For the past year I’ve been working on creating Crash Course Astronomy. The majority of the work comes in writing it, of course; 2,200 words per script once a week is a bit of writing.
Part of the work I do is also finding images and videos to use for the series. Thought Café does our great cartoon animations, but we also need to show the glory of the heavens using telescopes, computer animations, and the like. So every week I scour the archives of NASA, ESA, and more, looking for appropriate imagery.
I learn a lot writing the show, but I sometimes learn something finding these graphics, too.
The image above shows a famous compact group of galaxies called Stephan’s Quintet. Located roughly 300 million light-years away, it’s not really a quintet: The galaxy at the bottom left is actually much closer to us (about 40 million light-years away), and only coincidentally aligned with the more distant group.
It’s almost obvious in hindsight. The four group members are yellowish and have interacted with each other; their mutual gravity has distorted their shapes and drawn out long tidal tails. The other galaxy is blue, and looks undisturbed.
I’ve known all this for some time. But I found another image of them while searching for galaxy cluster images for an upcoming episode of Crash Course, and it’s pretty cool. It’s a composite of far-infrared Spitzer Space Telescope images and optical light images taken using the Calar Alto Observatory in Spain.
In the image, warm hydrogen (which normally appears red to the eye) is displayed as green. See that huge green arc? That’s a vast shock wave, created as one of the galaxies rams through the intergalactic gas at high speed and violently compresses it. The gas is heated and glows, and its size is phenomenal: It’s more than 100,000 light-years across, bigger than our own galaxy! It’s one of the biggest shock waves ever seen.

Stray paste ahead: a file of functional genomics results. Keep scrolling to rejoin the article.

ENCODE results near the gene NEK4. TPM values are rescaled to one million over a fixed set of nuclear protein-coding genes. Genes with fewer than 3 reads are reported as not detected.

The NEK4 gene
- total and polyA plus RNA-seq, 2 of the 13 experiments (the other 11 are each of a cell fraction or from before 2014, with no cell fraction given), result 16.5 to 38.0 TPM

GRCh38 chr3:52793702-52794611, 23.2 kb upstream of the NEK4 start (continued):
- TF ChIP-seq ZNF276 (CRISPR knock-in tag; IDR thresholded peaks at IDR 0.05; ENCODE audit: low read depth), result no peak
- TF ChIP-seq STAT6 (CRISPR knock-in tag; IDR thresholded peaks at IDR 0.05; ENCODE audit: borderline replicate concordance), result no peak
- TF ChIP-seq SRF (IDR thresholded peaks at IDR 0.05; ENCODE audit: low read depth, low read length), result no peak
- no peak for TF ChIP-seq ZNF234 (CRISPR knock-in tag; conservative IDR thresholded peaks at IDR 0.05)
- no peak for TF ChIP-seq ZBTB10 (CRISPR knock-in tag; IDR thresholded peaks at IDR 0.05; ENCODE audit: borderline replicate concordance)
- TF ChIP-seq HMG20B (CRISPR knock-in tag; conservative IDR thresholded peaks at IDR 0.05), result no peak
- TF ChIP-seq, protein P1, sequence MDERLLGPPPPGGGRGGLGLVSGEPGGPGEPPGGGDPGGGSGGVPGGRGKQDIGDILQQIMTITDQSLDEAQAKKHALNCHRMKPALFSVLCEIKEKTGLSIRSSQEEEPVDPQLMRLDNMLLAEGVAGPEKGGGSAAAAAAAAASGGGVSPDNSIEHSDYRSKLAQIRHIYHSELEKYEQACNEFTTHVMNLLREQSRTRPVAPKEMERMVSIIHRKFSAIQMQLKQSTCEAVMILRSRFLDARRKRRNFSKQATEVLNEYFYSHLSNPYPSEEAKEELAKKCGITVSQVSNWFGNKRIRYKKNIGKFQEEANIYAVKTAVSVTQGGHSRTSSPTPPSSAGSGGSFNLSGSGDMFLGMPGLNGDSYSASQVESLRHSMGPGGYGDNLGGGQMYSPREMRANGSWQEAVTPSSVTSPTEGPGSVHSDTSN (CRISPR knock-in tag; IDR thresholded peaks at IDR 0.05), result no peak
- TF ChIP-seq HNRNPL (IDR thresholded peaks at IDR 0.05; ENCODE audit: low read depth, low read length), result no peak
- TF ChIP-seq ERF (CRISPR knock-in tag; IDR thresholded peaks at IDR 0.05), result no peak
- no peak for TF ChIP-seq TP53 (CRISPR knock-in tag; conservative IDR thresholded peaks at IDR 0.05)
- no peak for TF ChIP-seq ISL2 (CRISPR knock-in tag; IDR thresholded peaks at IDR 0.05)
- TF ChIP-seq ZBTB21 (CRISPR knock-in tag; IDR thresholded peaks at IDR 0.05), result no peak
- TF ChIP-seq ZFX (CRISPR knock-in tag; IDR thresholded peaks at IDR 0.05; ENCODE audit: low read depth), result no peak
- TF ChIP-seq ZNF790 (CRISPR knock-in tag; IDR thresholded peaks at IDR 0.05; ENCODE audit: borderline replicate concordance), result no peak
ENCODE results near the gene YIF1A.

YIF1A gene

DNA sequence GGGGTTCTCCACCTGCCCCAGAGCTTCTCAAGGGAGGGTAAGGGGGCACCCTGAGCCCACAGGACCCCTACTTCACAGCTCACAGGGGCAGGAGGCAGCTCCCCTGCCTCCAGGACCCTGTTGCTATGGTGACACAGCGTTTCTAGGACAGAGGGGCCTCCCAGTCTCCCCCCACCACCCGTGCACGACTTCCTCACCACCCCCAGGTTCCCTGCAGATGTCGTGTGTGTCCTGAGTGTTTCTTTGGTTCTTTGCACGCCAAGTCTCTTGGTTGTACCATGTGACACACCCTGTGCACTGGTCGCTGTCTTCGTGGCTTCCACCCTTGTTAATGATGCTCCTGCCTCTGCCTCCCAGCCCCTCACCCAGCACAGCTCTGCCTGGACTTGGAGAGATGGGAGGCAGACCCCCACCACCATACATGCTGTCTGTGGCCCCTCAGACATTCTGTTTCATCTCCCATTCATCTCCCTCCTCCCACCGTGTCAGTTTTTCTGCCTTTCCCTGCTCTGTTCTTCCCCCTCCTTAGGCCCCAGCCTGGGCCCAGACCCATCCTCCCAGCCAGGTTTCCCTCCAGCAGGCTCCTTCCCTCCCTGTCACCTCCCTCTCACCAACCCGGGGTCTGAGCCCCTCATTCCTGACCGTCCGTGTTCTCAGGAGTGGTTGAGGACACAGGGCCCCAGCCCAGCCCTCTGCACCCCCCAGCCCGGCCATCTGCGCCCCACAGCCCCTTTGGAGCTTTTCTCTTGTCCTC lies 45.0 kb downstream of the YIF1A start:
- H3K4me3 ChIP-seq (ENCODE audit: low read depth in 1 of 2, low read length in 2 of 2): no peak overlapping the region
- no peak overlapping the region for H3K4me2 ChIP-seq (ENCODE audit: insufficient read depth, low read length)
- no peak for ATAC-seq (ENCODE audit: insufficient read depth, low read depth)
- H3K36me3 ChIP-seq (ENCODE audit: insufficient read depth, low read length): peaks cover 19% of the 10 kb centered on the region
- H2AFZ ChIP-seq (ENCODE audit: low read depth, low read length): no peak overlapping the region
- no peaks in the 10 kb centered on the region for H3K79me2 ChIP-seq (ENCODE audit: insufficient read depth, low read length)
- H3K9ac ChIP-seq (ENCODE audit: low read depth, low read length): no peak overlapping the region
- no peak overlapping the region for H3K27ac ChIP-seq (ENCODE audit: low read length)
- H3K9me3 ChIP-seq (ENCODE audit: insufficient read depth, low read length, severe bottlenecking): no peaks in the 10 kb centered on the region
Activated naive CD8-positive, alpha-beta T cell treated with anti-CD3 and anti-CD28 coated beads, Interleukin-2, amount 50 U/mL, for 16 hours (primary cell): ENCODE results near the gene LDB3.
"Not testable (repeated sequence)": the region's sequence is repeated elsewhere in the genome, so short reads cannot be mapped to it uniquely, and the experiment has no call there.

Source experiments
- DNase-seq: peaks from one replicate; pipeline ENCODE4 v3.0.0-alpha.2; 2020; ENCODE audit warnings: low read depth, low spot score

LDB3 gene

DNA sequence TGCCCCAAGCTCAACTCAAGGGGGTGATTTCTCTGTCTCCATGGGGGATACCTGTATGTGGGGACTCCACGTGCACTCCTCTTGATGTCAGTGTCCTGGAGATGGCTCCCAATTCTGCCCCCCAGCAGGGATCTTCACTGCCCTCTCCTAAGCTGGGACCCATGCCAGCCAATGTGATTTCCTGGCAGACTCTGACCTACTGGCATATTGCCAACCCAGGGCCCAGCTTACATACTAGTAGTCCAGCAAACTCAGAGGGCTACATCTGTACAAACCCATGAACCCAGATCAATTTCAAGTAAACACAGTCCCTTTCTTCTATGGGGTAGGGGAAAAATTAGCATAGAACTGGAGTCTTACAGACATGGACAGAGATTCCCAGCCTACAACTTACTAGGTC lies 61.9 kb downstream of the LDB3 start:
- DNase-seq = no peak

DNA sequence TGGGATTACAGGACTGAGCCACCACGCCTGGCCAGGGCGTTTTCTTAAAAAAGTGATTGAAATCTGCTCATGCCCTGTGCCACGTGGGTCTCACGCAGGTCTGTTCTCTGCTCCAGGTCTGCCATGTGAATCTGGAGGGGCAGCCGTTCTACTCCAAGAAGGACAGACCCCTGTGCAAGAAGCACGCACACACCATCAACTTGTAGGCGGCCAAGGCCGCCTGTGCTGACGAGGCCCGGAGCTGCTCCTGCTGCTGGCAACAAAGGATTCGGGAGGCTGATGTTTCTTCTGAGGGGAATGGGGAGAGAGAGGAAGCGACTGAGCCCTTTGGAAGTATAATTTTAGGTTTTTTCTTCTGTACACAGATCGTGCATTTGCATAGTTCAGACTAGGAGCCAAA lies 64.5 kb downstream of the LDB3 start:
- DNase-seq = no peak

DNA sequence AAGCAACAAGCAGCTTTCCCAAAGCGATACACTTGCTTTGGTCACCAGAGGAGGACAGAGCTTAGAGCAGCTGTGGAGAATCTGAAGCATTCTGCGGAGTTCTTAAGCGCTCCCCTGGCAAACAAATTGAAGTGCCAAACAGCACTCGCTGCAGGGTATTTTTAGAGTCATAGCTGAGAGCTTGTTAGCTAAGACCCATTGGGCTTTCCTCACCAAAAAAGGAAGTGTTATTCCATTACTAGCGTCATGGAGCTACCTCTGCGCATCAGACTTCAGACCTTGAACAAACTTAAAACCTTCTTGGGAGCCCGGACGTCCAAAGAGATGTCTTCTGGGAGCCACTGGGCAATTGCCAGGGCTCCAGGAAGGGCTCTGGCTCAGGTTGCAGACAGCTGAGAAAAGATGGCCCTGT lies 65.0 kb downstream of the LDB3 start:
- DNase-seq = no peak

I was unaware of this shock wave before I found this image, so, like I said, I learned something. Funny, too, my first thought was that gas shocked like this should be visible in X-rays as well, since it should be heated to a million degrees or more from the incredible energies of the galactic collision. Sure enough, that’s the case. And if you compare that image with the one from Hubble, you’ll see that arc corresponds to a blue arm of the galaxy; that’s from newly born luminous and massive blue stars. These form in galactic collisions sometimes when gas is compressed and give birth to large numbers of stars. It all hangs together.
Not only that, but I also found out there’s another galaxy nearby in the sky at the same distance as the other four, meaning this may actually be a quintet after all!
That’s pretty cool. I’ve read a few papers on the Quintet, and have looked at countless photos of them, so I’m delighted to find something new about them.
And you know what? I can’t help but think that, somehow, the galaxies themselves are happy about it too.